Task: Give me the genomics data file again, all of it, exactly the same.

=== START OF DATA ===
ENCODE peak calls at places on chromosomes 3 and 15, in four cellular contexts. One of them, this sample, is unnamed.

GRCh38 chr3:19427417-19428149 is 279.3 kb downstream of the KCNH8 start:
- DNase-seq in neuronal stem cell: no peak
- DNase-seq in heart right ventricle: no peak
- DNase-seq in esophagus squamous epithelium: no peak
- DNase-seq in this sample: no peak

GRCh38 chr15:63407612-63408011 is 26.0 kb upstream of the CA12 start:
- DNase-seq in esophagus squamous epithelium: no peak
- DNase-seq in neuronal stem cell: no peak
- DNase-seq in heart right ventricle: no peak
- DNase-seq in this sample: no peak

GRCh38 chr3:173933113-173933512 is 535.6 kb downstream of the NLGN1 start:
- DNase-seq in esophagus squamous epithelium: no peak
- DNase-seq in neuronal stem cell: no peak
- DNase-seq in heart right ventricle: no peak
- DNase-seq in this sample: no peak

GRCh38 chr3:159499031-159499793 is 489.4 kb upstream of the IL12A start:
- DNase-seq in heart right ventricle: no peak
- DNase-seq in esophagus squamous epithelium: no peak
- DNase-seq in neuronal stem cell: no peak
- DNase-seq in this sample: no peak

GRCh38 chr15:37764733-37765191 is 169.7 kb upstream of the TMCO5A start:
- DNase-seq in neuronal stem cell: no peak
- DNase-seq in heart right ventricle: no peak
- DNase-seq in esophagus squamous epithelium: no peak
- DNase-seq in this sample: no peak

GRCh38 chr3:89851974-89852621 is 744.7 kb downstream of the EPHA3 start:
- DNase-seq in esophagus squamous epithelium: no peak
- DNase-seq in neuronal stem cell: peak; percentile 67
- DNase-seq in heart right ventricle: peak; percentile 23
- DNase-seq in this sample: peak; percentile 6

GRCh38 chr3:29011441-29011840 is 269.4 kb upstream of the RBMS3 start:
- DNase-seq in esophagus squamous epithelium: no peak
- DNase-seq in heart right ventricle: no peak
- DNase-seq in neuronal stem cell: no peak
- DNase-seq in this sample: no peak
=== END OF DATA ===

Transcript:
ENCODE peak calls at places on chromosomes 3 and 15, in four cellular contexts. One of them, this sample, is unnamed.

GRCh38 chr3:19427417-19428149 is 279.3 kb downstream of the KCNH8 start:
- DNase-seq in neuronal stem cell: no peak
- DNase-seq in heart right ventricle: no peak
- DNase-seq in esophagus squamous epithelium: no peak
- DNase-seq in this sample: no peak

GRCh38 chr15:63407612-63408011 is 26.0 kb upstream of the CA12 start:
- DNase-seq in esophagus squamous epithelium: no peak
- DNase-seq in neuronal stem cell: no peak
- DNase-seq in heart right ventricle: no peak
- DNase-seq in this sample: no peak

GRCh38 chr3:173933113-173933512 is 535.6 kb downstream of the NLGN1 start:
- DNase-seq in esophagus squamous epithelium: no peak
- DNase-seq in neuronal stem cell: no peak
- DNase-seq in heart right ventricle: no peak
- DNase-seq in this sample: no peak

GRCh38 chr3:159499031-159499793 is 489.4 kb upstream of the IL12A start:
- DNase-seq in heart right ventricle: no peak
- DNase-seq in esophagus squamous epithelium: no peak
- DNase-seq in neuronal stem cell: no peak
- DNase-seq in this sample: no peak

GRCh38 chr15:37764733-37765191 is 169.7 kb upstream of the TMCO5A start:
- DNase-seq in neuronal stem cell: no peak
- DNase-seq in heart right ventricle: no peak
- DNase-seq in esophagus squamous epithelium: no peak
- DNase-seq in this sample: no peak

GRCh38 chr3:89851974-89852621 is 744.7 kb downstream of the EPHA3 start:
- DNase-seq in esophagus squamous epithelium: no peak
- DNase-seq in neuronal stem cell: peak; percentile 67
- DNase-seq in heart right ventricle: peak; percentile 23
- DNase-seq in this sample: peak; percentile 6

GRCh38 chr3:29011441-29011840 is 269.4 kb upstream of the RBMS3 start:
- DNase-seq in esophagus squamous epithelium: no peak
- DNase-seq in heart right ventricle: no peak
- DNase-seq in neuronal stem cell: no peak
- DNase-seq in this sample: no peak